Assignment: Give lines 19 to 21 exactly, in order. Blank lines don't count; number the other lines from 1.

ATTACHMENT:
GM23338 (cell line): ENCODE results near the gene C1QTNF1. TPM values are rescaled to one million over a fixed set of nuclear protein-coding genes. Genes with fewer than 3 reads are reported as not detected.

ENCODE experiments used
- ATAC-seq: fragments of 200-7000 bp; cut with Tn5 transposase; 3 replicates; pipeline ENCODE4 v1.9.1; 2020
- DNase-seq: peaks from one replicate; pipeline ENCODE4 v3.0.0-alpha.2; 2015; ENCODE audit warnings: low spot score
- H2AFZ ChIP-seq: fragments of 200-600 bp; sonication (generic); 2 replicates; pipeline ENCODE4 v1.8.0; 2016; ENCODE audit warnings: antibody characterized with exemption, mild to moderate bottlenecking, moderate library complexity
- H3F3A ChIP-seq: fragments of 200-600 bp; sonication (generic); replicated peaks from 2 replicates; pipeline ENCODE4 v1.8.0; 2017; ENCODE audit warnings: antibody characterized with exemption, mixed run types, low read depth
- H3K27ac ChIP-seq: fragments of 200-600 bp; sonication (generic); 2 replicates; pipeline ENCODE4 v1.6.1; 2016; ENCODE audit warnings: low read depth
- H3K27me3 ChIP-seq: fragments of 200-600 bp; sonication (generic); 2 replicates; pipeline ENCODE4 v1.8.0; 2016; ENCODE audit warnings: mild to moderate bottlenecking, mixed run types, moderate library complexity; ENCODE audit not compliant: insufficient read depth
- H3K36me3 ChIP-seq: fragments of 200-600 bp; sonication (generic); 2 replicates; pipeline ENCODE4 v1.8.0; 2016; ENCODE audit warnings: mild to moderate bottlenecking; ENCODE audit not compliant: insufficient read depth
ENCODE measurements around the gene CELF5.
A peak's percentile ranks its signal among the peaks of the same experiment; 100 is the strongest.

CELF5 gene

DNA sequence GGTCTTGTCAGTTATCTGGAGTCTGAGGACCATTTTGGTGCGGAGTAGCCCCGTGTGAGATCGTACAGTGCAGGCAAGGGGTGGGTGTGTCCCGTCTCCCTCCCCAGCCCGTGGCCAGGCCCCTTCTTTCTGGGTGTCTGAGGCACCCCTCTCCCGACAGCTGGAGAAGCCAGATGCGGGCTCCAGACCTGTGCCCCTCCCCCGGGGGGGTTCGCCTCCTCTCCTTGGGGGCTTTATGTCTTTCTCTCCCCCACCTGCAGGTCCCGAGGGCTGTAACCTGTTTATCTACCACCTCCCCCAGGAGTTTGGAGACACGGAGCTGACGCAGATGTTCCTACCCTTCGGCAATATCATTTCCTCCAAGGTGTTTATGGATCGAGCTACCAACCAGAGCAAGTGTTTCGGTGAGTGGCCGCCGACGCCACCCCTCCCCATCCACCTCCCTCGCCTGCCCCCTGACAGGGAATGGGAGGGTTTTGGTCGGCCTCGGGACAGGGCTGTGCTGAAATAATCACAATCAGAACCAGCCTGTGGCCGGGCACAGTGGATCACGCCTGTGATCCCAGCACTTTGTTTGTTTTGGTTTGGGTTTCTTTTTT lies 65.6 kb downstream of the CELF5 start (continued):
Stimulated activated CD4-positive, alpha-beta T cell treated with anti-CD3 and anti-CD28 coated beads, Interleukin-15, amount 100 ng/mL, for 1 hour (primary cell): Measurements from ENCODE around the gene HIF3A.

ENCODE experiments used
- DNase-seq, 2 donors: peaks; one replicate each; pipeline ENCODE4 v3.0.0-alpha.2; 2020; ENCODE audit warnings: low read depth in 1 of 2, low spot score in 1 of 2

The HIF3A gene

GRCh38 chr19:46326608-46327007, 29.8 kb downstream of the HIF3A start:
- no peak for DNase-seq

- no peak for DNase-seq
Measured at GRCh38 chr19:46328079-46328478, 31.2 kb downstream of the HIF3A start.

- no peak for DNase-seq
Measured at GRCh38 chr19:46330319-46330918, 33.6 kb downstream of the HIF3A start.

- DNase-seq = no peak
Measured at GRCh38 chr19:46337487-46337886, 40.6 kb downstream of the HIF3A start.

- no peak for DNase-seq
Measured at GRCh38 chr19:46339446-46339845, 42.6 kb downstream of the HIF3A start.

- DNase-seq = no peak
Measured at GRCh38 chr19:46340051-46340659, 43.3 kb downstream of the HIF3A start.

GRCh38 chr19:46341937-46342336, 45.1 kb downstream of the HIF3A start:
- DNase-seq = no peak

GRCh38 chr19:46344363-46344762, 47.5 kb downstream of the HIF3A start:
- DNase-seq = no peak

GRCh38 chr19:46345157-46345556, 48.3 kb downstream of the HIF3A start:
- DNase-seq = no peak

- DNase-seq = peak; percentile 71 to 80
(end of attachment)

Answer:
- no peak for DNase-seq

- no peak for DNase-seq
Measured at GRCh38 chr19:46328079-46328478, 31.2 kb downstream of the HIF3A start.